Last month, Trump’s former homeland security adviser, Tom Bossert, told ABC’s “This Week” that the theory is “not only a conspiracy, it is completely debunked,” adding that “it has no validity.”
“United States government reached its conclusion on attributing to Russia the DNC hack in 2016 before it even communicated it to the FBI, long before the FBI ever knocked on the door at the DNC, he continued. “So a server inside the DNC was not relevant to our determination to the attribution. It was made up front and beforehand.”
“The DNC server and that conspiracy theory has got to go, they have to stop with that, it cannot continue to be repeated in our — in our discourse,” Bossert added, saying that if Trump continues to focus on 2016, “it’s going to bring him down.”
Geoff Bennett contributed.
A Georgia school district is ending its new bathroom policy for transgender students in response to death threats and other harassment.
Pickens County School District cited “many serious safety concerns” in a statement Wednesday explaining its decision to reverse the policy that allowed trans students to use bathrooms that correspond to their gender identity.
“There have been death threats, student harassment, and vandalism of school property,” officials from the district, based in Jasper about 60 miles north of Atlanta, wrote. “The District understands and acknowledges that it has the responsibility to protect its staff and students. However, the District has concerns that it may not be able to meet these recently increased demands.”
The district said it implemented the policy in accordance with Adams v. the School Board of St. John’s County, Florida, a federal case in which a court ruled a Florida school system must allow a 16-year-old trans boy to use the men’s room.
The 2018 case was decided in the 11th Circuit, which has jurisdiction over Georgia in addition to Florida and Alabama. The St. Johns County district, which encompasses St. Augustine south of Jacksonville, has appealed the case, which is scheduled for a hearing in December, the Atlanta Journal-Constitution reported.
Pickens County schools’ decision comes after a heated Monday night school board meeting attended by almost 600 people — a large showing for a county of just over 30,000 residents. Close to 50 people spoke for or against the policy, NBC Atlanta affiliate WXIA reported.
“You should be able to use any restroom that you want to use,” Kayla Hollyfield said at the emotionally-charged meeting, according to WXIA. “This is not about left or right. It’s about equal rights. It’s not an agenda.”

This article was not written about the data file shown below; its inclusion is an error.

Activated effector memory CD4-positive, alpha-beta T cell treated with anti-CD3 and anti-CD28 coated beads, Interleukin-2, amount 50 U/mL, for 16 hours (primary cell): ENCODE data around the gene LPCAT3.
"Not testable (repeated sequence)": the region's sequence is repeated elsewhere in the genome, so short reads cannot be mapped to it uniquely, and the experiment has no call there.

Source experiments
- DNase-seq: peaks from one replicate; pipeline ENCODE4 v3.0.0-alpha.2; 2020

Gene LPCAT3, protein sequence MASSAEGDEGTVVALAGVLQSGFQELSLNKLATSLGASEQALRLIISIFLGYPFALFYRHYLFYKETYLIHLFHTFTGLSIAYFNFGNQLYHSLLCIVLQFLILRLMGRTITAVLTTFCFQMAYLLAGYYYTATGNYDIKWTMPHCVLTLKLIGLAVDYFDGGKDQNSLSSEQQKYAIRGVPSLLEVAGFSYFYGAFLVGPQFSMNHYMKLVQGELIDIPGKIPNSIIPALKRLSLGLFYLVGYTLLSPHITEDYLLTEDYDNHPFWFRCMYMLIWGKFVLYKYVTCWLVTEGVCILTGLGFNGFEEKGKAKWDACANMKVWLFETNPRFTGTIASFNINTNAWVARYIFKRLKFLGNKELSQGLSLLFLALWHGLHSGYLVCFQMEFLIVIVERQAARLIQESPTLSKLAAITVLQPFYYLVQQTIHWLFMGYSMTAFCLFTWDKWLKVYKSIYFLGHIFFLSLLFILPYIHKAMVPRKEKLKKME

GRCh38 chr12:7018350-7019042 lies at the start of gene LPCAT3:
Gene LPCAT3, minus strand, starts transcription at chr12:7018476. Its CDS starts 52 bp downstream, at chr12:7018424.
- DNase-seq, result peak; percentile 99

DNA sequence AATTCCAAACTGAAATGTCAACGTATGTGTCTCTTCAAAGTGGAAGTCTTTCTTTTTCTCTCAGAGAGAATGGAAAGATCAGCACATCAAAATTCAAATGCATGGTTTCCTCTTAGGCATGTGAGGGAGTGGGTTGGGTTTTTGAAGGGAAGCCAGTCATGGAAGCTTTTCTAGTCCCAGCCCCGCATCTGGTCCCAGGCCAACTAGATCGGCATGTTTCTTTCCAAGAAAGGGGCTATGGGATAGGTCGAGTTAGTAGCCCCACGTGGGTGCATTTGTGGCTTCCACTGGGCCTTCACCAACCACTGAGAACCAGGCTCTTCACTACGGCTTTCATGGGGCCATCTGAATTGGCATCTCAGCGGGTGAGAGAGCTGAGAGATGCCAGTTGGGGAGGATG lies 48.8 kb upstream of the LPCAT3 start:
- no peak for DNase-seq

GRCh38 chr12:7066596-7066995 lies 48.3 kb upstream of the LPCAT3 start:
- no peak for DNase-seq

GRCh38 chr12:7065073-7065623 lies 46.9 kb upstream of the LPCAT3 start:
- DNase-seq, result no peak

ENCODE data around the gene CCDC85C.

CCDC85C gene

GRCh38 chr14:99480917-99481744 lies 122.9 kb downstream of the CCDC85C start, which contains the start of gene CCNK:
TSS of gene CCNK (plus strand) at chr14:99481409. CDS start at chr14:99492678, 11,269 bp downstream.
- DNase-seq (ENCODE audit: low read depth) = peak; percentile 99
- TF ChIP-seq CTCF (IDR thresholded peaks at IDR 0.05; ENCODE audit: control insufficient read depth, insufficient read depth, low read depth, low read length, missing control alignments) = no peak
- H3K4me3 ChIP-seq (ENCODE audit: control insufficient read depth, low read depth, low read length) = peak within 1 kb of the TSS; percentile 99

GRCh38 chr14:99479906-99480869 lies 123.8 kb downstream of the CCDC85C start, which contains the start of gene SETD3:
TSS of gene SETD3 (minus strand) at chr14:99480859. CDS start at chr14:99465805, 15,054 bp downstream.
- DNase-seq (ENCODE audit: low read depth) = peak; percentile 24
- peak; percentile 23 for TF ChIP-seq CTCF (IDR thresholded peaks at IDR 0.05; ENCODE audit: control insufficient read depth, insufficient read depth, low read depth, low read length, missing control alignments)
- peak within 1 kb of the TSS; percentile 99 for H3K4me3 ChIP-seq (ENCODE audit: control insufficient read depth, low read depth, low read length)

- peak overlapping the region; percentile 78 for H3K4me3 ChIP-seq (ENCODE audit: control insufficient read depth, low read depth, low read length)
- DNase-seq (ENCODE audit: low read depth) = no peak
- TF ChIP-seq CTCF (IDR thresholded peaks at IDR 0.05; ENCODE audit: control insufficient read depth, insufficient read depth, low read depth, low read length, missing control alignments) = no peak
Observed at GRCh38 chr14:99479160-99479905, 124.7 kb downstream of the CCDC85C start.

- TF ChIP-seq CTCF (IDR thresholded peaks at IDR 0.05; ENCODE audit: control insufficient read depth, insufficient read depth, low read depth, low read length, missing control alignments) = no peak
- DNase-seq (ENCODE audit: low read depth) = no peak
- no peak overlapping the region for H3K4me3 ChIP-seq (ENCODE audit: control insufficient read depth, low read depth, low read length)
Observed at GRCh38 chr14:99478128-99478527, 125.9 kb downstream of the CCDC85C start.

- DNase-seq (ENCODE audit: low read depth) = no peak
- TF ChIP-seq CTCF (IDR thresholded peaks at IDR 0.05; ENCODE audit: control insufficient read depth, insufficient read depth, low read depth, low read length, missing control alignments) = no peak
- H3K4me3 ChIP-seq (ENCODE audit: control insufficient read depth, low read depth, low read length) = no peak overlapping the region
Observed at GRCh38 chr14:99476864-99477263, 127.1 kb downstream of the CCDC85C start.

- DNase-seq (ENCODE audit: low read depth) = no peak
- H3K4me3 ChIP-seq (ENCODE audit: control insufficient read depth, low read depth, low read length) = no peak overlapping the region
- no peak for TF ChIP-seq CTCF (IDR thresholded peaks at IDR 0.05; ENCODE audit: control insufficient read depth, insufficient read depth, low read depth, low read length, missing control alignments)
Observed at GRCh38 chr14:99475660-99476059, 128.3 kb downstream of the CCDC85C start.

“I would never in my life use a restroom in which a female is in,” Nathan Berfield said in opposition to the policy, drawing resounding applause from the audience.
Many parents at the meeting got visibly angry about the policy, video shows, with some citing common and unfounded fears that allowing trans students to use the bathroom of their choice would lead to men using the women’s room for insidious purposes.
The district’s superintendent has said the trans bathroom policy was enacted largely to avoid a lawsuit that officials feared might bankrupt the small school system, WXIA reported.
Now the district said it will return to its former bathroom procedures “until it can consult with law enforcement and other safety professionals so that these concerns may be addressed.”
“We ask that all of our stakeholders exercise patience and discretion until these matters can be resolved,” the district statement said.
Its high school still maintains single-stall restrooms that are available to any student who wants to use gender-neutral restrooms, WXIA reported.
The district did not immediately respond to a request by NBC News for details of its old bathroom policy.
A former Florida police officer who fatally shot a 73-year-old retired librarian during a demonstration for the public in 2016 will not serve jail time.
Then-officer Lee Coel was performing in a “shoot/don’t shoot” exercise with the Punta Gorda Police Department in the summer of 2016 when he shot Mary Knowlton, who had volunteered to participate.
She was struck by the fatal bullet in front of about three dozen people, including Knowlton’s husband of 55 years, who were at the citizen police academy watching the drill about police use of firearms.
Then-police chief Tom Lewis said at the time that the revolver Coel fired had been used in previous exercises. The gun was loaded with bullets instead of blanks.
Coel, who was charged the following year with felony manslaughter with a firearm, accepted a plea deal this week, sparing him from serving jail time, according to NBC affiliate WBBH. The deal stipulates that he spend 10 years on probation. He had faced up to 30 years in prison and a $10,000 fine.